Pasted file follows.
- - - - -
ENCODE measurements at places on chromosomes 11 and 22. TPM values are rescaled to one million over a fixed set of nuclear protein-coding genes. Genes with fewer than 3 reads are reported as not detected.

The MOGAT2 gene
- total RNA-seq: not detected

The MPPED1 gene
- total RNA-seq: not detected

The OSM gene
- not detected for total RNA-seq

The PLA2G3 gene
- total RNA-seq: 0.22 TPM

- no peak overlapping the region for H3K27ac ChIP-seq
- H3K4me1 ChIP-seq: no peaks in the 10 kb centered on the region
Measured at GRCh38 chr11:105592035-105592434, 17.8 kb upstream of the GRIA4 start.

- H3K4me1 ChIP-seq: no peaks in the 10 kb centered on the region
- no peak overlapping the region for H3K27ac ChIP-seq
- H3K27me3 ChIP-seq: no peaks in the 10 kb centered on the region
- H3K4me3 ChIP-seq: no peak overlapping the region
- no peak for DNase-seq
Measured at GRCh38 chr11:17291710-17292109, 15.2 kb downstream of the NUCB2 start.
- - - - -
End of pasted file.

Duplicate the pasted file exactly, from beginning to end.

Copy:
ENCODE measurements at places on chromosomes 11 and 22. TPM values are rescaled to one million over a fixed set of nuclear protein-coding genes. Genes with fewer than 3 reads are reported as not detected.

The MOGAT2 gene
- total RNA-seq: not detected

The MPPED1 gene
- total RNA-seq: not detected

The OSM gene
- not detected for total RNA-seq

The PLA2G3 gene
- total RNA-seq: 0.22 TPM

- no peak overlapping the region for H3K27ac ChIP-seq
- H3K4me1 ChIP-seq: no peaks in the 10 kb centered on the region
Measured at GRCh38 chr11:105592035-105592434, 17.8 kb upstream of the GRIA4 start.

- H3K4me1 ChIP-seq: no peaks in the 10 kb centered on the region
- no peak overlapping the region for H3K27ac ChIP-seq
- H3K27me3 ChIP-seq: no peaks in the 10 kb centered on the region
- H3K4me3 ChIP-seq: no peak overlapping the region
- no peak for DNase-seq
Measured at GRCh38 chr11:17291710-17292109, 15.2 kb downstream of the NUCB2 start.